08.22: Led Zeppelin released their last album of original material, In Through The Out Door, on this day in 1979. Though not exactly a return to their earlier oeuvre, the album did contain some shining moments, such as "South Bound Suarez" and "All My Love." A year later, drummer John Bonham died after a day of heavy-drinking, and Led Zeppelin disbanded a short time later. Unlike a lot of bands who lose a founding member, Led Zeppelin realized, for reasons both personal and professional, that they did not want to go on as a band. There's always talk of another reunion tour, as they've done intermittently since the group's disbandment, but we'll believe it when we see it. We're just happy for the music they created and left for our hungry ears to devour. Rock on, fellas. Rock on.
08.15: On this day in 1969, the Woodstock Music and Art Fair kicked off for 500,000 attendees in Bethel, New York. A defining moment of the ‘60s, this event, in retrospect, marked the culmination of the “love” generation’s hippy/peace movement. For three days, all was well and the world celebrated and watched in awe as so many people gathered together, listened to some of the best musicians of the decade, and caused so little trouble. The performers included a who's who of '60s music icons, including The Band, Joe Cocker, Richie Havens, Creedence Clearwater Revival, and a festival-capping, stunning rendition of The Star Spangled Banner by the inimitable Jimi Hendrix. It give us chills every time we watch it.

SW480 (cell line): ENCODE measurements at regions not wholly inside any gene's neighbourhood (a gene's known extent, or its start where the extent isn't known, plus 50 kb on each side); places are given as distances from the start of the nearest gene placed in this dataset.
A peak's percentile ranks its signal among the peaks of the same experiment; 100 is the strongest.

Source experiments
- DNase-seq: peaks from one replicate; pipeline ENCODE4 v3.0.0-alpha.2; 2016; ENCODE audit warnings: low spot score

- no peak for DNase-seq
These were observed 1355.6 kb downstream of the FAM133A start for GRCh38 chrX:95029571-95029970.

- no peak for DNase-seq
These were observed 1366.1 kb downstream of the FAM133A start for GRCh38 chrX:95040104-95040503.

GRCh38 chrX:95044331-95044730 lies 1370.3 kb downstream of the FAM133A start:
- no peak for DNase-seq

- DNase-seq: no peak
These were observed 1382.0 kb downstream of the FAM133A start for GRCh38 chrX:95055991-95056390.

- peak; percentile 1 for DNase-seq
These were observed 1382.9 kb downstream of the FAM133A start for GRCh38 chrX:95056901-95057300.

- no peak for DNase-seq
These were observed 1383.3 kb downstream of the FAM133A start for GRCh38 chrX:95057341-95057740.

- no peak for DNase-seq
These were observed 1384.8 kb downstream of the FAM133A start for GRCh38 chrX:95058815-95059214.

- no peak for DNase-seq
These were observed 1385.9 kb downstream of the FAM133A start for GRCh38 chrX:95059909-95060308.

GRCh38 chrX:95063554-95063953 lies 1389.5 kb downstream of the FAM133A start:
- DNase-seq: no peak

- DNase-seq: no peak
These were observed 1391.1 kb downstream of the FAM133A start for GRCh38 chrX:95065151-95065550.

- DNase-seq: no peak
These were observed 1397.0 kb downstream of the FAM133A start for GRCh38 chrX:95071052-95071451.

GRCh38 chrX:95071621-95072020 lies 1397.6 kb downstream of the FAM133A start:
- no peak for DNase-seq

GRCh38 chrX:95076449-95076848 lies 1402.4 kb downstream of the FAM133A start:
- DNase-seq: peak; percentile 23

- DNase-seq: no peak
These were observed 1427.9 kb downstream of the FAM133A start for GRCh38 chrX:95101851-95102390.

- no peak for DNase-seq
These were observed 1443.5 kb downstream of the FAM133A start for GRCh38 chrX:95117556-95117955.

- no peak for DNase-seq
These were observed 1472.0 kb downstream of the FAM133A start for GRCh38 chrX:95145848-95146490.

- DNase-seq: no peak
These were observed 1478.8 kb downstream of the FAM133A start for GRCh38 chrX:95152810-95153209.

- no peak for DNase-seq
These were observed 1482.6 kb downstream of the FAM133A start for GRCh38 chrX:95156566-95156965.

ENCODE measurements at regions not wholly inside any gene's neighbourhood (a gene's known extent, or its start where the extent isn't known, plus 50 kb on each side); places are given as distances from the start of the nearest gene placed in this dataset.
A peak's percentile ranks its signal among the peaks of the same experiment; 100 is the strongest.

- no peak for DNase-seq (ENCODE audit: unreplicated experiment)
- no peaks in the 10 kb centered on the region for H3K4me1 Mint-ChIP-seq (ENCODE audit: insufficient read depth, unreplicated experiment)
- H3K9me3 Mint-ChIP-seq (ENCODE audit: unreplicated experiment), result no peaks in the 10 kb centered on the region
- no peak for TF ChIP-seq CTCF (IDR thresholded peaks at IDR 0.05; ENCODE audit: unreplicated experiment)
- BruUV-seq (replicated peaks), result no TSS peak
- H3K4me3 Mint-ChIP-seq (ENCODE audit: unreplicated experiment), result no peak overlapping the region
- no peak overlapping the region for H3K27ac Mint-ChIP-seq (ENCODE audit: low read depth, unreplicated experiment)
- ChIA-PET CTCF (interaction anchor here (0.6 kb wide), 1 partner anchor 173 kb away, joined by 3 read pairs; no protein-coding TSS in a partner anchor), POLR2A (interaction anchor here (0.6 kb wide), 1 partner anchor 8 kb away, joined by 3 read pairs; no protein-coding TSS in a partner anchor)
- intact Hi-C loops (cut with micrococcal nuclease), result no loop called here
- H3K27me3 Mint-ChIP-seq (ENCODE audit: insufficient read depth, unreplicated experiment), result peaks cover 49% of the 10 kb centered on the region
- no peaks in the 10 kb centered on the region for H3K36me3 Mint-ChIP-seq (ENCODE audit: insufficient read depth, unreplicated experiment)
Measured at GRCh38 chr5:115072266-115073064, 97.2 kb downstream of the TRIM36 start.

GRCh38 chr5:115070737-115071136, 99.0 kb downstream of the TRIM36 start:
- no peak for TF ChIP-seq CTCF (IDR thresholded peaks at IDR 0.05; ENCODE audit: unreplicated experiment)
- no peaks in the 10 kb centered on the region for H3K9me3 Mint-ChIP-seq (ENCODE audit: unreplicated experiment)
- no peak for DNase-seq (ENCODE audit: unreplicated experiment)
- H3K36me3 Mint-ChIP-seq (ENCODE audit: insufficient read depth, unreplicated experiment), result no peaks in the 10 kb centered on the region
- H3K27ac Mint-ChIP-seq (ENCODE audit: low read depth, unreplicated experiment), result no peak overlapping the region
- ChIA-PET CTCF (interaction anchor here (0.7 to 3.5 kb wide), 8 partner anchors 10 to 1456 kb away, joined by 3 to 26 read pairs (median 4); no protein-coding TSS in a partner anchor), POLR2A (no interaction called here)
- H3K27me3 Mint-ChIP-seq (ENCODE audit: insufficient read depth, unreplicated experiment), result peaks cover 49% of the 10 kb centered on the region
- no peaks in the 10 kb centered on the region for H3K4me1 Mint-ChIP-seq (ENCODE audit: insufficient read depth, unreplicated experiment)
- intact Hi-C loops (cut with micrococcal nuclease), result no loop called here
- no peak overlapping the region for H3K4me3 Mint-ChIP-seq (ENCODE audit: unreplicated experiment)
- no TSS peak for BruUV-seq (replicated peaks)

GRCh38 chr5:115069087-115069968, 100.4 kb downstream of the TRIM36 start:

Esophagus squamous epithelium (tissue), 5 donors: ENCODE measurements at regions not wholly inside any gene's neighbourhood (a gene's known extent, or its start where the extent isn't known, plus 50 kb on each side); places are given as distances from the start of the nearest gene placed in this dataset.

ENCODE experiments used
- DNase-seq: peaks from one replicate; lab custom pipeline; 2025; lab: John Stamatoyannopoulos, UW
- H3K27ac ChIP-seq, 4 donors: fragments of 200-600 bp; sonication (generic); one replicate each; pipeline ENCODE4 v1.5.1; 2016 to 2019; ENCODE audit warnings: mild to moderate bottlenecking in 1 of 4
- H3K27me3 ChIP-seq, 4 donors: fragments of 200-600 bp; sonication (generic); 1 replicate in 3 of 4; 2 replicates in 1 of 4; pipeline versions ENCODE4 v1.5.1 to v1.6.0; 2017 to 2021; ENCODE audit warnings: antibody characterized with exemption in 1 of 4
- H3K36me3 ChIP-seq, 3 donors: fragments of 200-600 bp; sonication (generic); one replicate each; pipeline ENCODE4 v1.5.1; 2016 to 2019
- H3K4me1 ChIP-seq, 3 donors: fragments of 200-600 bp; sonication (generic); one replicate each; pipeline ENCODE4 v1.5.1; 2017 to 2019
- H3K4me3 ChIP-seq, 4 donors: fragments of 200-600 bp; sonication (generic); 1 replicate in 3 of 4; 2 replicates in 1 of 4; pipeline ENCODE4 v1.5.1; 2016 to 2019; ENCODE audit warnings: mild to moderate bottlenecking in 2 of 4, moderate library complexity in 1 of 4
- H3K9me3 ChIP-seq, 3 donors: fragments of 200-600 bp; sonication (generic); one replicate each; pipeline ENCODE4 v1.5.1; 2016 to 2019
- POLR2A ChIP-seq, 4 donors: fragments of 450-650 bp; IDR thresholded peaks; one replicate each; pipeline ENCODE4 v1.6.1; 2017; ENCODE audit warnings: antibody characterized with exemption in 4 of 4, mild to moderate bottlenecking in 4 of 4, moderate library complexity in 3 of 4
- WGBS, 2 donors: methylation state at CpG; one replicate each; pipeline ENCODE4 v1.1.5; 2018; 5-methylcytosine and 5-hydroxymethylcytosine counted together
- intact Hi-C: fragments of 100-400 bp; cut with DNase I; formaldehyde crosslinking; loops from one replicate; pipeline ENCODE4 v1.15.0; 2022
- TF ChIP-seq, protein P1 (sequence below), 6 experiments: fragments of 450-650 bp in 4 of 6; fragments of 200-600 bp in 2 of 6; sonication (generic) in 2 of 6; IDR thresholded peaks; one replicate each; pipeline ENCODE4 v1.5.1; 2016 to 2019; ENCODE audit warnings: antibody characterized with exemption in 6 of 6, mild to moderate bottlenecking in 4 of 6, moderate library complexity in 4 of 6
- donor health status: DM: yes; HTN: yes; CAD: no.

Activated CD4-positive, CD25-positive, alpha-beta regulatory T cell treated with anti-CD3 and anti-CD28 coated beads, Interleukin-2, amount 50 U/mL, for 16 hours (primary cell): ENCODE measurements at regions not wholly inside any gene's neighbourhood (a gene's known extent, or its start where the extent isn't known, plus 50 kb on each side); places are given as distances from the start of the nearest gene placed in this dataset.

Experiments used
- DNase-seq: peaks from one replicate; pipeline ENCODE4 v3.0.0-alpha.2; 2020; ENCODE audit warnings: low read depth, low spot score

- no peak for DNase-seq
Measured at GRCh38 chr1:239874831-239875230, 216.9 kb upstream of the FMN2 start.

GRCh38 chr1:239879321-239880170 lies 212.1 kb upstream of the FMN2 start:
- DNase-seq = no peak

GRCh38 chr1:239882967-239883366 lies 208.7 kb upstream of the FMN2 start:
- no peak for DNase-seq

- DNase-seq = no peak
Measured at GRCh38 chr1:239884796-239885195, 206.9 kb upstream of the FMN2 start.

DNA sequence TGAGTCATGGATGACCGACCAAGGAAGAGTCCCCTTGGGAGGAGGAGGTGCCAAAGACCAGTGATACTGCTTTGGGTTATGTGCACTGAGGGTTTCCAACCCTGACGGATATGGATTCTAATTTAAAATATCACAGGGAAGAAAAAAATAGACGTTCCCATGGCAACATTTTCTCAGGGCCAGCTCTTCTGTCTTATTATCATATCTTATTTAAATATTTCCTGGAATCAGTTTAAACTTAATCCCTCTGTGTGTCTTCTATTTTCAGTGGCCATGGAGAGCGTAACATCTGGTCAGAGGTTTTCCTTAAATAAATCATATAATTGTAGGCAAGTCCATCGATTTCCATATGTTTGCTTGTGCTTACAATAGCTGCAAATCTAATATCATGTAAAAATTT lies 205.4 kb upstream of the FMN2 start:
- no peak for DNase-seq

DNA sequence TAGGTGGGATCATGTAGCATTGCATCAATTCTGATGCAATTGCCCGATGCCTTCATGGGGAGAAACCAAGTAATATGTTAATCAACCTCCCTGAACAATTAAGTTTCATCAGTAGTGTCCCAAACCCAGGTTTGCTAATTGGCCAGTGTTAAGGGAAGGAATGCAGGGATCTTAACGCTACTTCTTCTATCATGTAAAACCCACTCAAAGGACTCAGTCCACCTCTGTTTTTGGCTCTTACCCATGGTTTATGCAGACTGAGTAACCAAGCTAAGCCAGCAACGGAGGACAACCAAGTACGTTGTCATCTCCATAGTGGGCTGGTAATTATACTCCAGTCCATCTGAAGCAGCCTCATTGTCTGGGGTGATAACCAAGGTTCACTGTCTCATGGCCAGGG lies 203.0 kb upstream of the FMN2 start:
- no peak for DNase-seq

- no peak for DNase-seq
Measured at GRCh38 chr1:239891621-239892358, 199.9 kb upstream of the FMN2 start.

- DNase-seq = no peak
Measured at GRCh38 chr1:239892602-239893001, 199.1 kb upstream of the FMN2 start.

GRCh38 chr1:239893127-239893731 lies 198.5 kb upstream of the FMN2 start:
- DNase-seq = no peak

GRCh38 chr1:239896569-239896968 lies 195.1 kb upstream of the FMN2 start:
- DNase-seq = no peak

07.04: What a wonderful world, indeed, as American jazz great Louis Armstrong, or Satchmo, as we love to call him, was born on this day in 1900. One of the greatest trumpeters and bandleaders during the big band and swing eras of jazz, inarguably the most popular time for jazz, Armstrong's amazingly raspy, deep, and smokey voice will, in our mind, forever reverberate through our heads with the tune "What A Wonderful World." What a great song and an amazing talent. For real, seek out his work, a greatest hits collection, whatever, and you will not be disappointed. Happy birthday, Louie. You are one of the original rock stars.
05.16: On this day in 1990, another member of the Rat Pack passed. Sammy Davis Jr. was 64 when he died of throat cancer.
05.17: On this day in 1965, his industrial majesty Trent Reznor was born. We still remember the first time we witnessed "Head Like A Hole" on the MTV. We know it wasn't the first industrial song, the first industrial video, and that Trent didn't invent industrial music, but it still rocked our world and opened our mind to that merging of electronic, metal, and factory noise that is industrial music. And, if that first album, Pretty Hate Machine, was the first salvo in bringing industrial to our ears, it was his next album, the insanely detailed, dense and dark The Downward Spiral, that really solidified Trent's vision in our minds. The man is a composer of industrial metal awesomeness and today we celebrate his entry into this world. Huzzah!